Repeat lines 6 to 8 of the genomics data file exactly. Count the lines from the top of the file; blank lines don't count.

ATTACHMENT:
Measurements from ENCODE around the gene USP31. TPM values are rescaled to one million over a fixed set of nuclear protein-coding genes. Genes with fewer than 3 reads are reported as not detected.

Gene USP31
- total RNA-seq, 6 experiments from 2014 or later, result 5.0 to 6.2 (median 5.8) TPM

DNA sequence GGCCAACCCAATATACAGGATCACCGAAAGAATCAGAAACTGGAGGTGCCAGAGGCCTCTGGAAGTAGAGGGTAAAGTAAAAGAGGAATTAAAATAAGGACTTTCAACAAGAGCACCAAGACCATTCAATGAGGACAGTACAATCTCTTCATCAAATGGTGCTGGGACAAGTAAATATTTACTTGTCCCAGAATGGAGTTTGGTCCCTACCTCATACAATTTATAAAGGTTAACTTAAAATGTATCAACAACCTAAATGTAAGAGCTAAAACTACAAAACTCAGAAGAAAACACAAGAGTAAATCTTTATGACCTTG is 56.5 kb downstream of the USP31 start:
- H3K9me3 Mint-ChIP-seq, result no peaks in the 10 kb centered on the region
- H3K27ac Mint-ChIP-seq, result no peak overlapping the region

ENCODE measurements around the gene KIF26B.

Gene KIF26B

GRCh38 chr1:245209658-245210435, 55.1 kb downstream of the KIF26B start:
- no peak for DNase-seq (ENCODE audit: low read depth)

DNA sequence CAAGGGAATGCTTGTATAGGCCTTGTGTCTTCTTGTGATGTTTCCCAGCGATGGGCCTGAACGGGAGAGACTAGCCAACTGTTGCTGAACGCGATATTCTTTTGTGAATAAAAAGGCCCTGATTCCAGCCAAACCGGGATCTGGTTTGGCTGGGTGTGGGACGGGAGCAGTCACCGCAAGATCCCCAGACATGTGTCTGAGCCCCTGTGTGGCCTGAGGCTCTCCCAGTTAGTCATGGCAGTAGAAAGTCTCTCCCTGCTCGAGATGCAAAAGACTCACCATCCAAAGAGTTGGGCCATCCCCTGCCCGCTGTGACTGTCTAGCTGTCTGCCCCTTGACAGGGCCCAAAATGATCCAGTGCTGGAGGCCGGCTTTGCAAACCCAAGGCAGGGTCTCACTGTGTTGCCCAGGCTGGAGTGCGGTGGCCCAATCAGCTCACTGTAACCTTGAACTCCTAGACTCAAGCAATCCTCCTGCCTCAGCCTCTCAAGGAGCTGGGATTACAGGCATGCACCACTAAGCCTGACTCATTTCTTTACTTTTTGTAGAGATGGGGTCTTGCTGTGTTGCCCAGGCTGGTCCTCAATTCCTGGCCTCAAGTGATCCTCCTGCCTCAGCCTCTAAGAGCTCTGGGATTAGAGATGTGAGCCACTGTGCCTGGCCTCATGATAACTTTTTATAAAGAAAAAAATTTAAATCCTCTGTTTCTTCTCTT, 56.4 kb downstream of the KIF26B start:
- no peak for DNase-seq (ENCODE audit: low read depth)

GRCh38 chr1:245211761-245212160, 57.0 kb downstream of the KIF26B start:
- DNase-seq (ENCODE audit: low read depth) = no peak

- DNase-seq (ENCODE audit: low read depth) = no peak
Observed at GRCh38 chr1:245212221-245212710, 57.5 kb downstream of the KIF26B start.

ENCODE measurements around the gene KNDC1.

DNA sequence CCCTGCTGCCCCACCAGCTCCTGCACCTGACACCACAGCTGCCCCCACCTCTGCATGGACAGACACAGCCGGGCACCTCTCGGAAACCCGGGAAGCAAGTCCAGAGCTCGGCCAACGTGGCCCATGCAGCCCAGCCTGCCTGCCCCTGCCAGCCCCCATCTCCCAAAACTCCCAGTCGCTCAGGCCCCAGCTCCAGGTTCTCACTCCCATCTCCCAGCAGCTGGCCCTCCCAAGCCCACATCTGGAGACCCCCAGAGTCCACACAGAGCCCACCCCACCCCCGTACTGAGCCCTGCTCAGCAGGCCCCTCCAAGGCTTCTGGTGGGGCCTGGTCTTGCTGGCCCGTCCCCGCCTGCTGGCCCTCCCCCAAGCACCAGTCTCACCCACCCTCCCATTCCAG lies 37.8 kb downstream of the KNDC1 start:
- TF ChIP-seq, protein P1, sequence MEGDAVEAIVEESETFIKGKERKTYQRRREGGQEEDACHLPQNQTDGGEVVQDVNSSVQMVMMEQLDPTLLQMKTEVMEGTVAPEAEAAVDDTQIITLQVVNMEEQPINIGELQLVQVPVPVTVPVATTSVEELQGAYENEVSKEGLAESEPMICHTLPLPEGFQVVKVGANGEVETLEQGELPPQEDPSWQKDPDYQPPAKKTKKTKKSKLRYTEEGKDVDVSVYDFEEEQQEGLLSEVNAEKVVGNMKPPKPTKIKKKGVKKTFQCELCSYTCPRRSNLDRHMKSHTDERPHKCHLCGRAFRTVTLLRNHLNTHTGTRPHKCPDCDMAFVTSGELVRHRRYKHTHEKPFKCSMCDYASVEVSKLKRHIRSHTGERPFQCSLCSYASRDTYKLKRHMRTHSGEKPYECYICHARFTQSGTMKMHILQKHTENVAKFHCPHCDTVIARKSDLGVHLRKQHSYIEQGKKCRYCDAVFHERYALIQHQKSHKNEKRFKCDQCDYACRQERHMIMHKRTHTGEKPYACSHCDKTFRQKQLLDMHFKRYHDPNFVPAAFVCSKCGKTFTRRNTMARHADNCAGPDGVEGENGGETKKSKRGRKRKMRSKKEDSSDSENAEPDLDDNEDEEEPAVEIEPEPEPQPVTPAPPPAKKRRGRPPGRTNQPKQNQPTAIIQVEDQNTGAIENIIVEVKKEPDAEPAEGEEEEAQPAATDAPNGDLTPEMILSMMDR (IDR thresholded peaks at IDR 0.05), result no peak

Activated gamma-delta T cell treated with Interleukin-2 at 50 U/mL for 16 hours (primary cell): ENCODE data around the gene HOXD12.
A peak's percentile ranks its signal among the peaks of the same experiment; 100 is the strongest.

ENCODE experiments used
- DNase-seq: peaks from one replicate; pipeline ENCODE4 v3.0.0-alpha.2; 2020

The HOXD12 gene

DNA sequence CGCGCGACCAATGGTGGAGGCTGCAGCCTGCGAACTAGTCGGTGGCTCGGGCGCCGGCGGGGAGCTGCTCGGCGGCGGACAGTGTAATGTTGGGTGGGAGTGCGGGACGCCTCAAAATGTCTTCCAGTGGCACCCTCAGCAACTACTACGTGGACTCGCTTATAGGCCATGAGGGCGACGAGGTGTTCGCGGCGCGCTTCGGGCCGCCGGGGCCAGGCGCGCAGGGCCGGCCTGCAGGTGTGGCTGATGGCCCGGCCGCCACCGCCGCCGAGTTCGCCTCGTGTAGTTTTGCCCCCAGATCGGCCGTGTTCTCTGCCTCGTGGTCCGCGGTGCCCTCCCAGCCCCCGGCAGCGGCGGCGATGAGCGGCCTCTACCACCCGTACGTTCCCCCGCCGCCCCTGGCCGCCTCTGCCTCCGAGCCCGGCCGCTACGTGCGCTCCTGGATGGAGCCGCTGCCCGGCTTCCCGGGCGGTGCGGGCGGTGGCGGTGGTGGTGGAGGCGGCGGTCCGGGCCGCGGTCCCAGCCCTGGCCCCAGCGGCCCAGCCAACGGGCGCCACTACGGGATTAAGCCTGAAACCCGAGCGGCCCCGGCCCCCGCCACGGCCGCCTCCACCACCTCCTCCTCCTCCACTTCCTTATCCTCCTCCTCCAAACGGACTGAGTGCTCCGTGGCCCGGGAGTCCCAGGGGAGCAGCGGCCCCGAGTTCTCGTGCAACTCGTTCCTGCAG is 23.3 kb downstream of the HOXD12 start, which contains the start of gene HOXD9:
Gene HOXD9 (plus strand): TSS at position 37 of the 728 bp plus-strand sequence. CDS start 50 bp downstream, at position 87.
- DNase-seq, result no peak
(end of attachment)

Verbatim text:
- H3K27ac Mint-ChIP-seq, result no peak overlapping the region

ENCODE measurements around the gene KIF26B.

Gene KIF26B